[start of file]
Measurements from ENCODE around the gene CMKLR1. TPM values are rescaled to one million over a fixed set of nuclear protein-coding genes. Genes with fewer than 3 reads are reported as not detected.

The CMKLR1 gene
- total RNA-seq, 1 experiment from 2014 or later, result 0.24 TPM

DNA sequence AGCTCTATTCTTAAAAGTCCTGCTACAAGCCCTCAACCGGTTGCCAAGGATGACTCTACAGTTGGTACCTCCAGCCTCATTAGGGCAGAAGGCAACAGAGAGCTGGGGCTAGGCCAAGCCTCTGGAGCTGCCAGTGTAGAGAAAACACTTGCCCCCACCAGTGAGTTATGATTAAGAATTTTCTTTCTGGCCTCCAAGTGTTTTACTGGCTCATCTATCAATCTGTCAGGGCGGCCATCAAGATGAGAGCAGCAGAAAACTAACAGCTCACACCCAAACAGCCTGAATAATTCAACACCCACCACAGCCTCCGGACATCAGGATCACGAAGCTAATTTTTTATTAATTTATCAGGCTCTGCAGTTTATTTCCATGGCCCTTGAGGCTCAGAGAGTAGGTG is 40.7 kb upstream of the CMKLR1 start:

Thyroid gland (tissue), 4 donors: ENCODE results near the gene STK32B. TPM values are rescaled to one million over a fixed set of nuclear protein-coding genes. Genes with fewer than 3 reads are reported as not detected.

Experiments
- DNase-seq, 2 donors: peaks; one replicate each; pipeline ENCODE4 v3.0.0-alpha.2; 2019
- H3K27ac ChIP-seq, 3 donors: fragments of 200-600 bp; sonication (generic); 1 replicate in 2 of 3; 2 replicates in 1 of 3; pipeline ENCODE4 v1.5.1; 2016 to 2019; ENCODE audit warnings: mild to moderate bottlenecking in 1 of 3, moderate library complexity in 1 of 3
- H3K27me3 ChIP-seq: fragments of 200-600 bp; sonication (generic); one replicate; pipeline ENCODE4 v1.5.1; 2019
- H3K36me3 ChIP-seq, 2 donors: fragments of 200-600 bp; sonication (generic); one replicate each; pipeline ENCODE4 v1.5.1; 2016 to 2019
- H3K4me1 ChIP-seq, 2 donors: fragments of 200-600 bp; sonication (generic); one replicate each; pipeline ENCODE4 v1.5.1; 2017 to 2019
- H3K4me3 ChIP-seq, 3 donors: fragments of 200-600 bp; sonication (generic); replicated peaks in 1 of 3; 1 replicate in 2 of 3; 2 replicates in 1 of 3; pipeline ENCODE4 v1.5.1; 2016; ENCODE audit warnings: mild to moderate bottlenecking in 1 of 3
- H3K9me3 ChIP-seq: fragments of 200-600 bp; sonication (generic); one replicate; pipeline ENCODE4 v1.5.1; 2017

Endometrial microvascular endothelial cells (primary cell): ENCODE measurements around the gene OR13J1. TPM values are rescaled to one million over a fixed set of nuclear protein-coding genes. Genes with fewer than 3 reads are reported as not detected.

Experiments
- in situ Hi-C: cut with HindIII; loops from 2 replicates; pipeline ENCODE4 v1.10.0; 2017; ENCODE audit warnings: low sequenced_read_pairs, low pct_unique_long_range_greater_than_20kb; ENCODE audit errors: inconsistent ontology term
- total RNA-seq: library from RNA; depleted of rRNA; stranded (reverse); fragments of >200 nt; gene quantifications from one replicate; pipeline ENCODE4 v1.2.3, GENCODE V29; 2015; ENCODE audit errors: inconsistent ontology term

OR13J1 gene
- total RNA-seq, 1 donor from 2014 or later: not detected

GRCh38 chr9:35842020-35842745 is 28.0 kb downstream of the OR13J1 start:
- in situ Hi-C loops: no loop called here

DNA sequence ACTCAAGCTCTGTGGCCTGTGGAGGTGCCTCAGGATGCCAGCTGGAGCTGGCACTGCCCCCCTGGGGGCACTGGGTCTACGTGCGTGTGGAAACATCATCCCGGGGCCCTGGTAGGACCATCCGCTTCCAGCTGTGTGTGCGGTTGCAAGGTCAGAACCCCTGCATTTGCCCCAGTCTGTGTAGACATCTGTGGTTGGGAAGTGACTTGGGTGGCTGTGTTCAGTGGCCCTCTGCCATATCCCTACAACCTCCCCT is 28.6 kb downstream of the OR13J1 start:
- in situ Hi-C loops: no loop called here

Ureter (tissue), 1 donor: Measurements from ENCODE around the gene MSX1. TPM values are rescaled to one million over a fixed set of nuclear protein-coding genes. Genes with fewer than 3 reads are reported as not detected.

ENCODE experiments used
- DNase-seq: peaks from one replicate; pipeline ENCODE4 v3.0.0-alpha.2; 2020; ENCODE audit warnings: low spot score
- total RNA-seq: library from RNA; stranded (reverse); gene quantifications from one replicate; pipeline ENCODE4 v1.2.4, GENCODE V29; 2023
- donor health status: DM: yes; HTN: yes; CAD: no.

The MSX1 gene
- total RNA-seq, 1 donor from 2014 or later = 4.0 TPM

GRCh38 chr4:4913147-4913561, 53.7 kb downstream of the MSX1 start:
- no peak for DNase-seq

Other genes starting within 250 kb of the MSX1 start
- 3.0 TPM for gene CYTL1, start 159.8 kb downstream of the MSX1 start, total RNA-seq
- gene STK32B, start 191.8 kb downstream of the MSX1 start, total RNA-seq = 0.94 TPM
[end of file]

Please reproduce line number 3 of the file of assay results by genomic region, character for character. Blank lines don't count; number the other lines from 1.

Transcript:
- total RNA-seq, 1 experiment from 2014 or later, result 0.24 TPM